The new joint employer standard will result in corporate consolidation of local small businesses.
Americans love to shop local. Many of us actively seek out the smaller mom-and-pop establishments in order to support our local communities. Last year, more than 95 million people took part in Small Business Saturday, and I was one of them.
What I love about shopping locally is the knowledge that local small-business owners are generally more in tune with the needs of the community. They often live locally — might have even grown up locally — and they know their customers. Where I live in South Jersey, small businesses are the backbone of our economy. They do most of the hiring in our area, they support one another, and consumers and workers are better off for it.
In fact, behind many familiar brands across various industries — child care, home care services like plumbing or landscaping, moving services, restaurants and hotels, and many other industries — are hundreds of thousands of local small-business owners who operate as a franchisee of a larger brand. Franchising has created 770,000 new businesses that account for nearly 18 million direct and indirect jobs and contribute $2.1 trillion, or over 10 percent, to our economy each year. Through franchising, national companies are able to expand the reach of their products and services, and local entrepreneurs are able to start their own small businesses.
Unfortunately, many small-business owners are at risk of being absorbed by a handful of large corporations if the National Labor Relations Board and special interest trial lawyers have their way. They are trying to create a new joint employer rule, which would hold businesses liable for the management and actions of workers they do business with, but don’t actually employ or control. The new standard could extend liability from individual franchisees to brand companies, from subcontractors to larger employers, and even from a vendor or supplier to the company purchasing their products or services.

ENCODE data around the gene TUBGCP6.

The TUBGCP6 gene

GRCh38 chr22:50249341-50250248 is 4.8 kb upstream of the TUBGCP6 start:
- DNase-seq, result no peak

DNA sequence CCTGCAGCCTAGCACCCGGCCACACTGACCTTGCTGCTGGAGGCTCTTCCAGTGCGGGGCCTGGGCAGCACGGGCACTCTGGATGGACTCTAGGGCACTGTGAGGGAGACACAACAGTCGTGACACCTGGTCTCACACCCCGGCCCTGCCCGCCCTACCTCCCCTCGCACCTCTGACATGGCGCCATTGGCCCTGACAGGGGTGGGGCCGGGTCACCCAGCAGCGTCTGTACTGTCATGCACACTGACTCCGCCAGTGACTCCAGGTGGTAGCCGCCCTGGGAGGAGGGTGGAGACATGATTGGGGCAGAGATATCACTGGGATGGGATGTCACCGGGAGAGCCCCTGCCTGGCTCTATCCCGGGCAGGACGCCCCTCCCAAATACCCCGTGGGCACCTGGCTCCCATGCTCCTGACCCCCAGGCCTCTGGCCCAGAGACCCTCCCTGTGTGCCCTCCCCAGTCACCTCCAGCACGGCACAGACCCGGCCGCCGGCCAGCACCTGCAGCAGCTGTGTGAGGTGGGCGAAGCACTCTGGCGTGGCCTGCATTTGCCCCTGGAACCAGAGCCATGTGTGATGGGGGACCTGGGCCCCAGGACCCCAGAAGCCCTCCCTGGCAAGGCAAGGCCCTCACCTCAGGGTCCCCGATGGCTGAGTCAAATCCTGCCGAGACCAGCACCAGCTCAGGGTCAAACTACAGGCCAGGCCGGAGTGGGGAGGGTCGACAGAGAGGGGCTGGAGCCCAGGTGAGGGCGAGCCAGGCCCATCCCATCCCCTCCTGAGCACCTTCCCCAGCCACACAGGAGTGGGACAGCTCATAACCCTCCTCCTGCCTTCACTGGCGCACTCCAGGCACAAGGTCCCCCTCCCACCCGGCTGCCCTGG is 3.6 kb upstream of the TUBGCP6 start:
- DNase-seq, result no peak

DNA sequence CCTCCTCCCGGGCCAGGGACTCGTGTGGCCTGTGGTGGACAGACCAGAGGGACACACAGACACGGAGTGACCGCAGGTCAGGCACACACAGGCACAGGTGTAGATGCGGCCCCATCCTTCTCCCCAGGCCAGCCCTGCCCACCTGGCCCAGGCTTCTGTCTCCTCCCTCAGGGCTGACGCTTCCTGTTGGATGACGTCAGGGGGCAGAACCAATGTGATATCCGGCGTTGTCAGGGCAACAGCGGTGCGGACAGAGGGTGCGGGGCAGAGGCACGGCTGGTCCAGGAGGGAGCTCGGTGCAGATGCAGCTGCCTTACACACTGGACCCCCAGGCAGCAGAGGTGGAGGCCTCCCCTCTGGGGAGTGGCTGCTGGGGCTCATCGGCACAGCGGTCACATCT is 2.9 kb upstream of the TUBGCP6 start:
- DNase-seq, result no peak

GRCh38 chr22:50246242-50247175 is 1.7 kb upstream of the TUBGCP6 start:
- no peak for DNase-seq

This will endanger businesses like the Hilton Garden Inn and Holiday Inn Express in Mount Laurel. Larger companies, faced with such increased liabilities, could decide it’s just not worth it to work with local franchisees or contractors and start providing their products and services directly, rather than through local partners. And with 7 of 10 new jobs coming from America’s 28 million small businesses, anything that hurts them hurts America’s workers and their local communities.
Massive corporate consolidation of franchisees removes the “shop local” component that many of us value. If the joint employer rule becomes law, consumers and workers will be left out of the conversation, and small-business owners will be left with little decision-making power. Many of them will essentially become middle managers in large companies.
In short, the U.S. government will have killed the initiative that has caused millions of ambitious, creative and hardworking Americans to venture out, take the risks, and build the small businesses that are so vital to a vibrant economy — a truly misguided idea.
Small-business owners deserve better, and I will stand with them and their employees to prevent this harmful regulation from becoming the law of the land.
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